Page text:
Balanced Allocation on Dynamic Hypergraphs

Authors Catherine Greenhill, Bernard Mans, Ali Pourmiri

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Author Details

Catherine Greenhill
  • UNSW Sydney, Australia
Bernard Mans
  • Macquarie University, Sydney, Australia
Ali Pourmiri
  • Macquarie University, Sydney, Australia

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Catherine Greenhill, Bernard Mans, and Ali Pourmiri. Balanced Allocation on Dynamic Hypergraphs. In Approximation, Randomization, and Combinatorial Optimization. Algorithms and Techniques (APPROX/RANDOM 2020). Leibniz International Proceedings in Informatics (LIPIcs), Volume 176, pp. 11:1-11:22, Schloss Dagstuhl – Leibniz-Zentrum für Informatik (2020)


The {balls-into-bins model} randomly allocates n sequential balls into n bins, as follows: each ball selects a set D of d ⩾ 2 bins, independently and uniformly at random, then the ball is allocated to a least-loaded bin from D (ties broken randomly). The maximum load is the maximum number of balls in any bin. In 1999, Azar et al. showed that, provided ties are broken randomly, after n balls have been placed the maximum load, is log_d log n + 𝒪(1), with high probability. We consider this popular paradigm in a dynamic environment where the bins are structured as a dynamic hypergraph. A dynamic hypergraph is a sequence of hypergraphs, say ℋ^(t), arriving over discrete times t = 1,2,…, such that the vertex set of ℋ^(t)’s is the set of n bins, but (hyper)edges may change over time. In our model, the t-th ball chooses an edge from ℋ^(t) uniformly at random, and then chooses a set D of d ⩾ 2 random bins from the selected edge. The ball is allocated to a least-loaded bin from D, with ties broken randomly. We quantify the dynamicity of the model by introducing the notion of pair visibility, which measures the number of rounds in which a pair of bins appears within a (hyper)edge. We prove that if, for some ε > 0, a dynamic hypergraph has pair visibility at most n^{1-ε}, and some mild additional conditions hold, then with high probability the process has maximum load 𝒪(log_dlog n). Our proof is based on a variation of the witness tree technique, which is of independent interest. The model can also be seen as an adversarial model where an adversary decides the structure of the possible sets of d bins available to each ball.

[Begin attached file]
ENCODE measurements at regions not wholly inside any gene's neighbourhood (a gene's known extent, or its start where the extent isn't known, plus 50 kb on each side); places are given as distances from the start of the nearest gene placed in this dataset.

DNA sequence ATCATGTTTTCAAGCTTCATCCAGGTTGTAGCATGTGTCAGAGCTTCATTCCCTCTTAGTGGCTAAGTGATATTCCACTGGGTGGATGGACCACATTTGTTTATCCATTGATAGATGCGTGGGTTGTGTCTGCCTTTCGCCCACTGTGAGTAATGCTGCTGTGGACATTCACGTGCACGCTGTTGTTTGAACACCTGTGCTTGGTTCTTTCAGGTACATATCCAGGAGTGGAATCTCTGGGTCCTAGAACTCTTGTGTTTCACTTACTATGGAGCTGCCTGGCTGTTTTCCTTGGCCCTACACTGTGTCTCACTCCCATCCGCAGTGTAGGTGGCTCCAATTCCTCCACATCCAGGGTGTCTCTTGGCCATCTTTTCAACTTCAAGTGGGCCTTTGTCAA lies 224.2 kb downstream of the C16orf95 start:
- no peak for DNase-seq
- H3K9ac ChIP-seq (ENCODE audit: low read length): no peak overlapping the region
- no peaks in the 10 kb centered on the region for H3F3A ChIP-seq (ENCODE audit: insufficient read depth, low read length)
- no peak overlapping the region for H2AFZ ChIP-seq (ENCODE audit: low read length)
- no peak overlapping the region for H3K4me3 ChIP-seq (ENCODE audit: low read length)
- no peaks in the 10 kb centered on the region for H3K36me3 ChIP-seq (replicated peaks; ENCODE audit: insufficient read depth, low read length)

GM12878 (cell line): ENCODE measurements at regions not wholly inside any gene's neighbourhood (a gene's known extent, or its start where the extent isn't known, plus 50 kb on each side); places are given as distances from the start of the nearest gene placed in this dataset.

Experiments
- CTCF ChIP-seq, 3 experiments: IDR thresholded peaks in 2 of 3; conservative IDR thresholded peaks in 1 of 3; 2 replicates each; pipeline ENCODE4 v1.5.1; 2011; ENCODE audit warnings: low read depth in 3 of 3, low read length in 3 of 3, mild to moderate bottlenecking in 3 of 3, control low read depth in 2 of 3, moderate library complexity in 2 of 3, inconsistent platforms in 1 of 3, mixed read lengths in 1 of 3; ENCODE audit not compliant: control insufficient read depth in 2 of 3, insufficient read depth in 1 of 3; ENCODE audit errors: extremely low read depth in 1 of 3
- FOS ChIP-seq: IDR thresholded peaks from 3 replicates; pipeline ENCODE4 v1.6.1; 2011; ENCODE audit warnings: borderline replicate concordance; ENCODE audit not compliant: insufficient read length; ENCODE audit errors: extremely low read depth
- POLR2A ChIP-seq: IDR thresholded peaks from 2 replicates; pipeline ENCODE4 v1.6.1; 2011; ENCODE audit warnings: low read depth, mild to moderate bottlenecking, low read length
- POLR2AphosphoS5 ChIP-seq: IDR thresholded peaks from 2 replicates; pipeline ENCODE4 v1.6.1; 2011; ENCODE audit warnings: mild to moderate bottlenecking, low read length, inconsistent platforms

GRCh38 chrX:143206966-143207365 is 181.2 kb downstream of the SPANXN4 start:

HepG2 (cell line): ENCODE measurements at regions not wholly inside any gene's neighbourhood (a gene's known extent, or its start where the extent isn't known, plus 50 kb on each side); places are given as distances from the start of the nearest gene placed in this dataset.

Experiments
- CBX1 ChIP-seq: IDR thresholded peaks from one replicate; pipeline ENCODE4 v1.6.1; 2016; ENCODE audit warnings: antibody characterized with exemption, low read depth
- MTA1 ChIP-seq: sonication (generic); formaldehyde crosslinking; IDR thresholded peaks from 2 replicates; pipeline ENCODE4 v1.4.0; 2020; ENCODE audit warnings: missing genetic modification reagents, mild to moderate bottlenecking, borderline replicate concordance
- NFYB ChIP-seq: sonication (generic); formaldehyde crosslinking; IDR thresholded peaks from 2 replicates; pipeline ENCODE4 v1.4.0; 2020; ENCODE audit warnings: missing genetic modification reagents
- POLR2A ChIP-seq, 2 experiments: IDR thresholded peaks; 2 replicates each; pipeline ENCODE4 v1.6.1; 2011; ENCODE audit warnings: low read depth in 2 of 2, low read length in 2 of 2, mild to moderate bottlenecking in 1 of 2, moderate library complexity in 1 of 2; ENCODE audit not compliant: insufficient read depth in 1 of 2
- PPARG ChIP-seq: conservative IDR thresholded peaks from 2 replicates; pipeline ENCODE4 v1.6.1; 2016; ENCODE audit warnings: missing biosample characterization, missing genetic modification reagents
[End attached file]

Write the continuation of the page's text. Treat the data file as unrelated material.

Subject Classification

ACM Subject Classification
  • Theory of computation → Randomness, geometry and discrete structures
  • balls-into-bins
  • balanced allocation
  • power of two choices
  • witness tree technique


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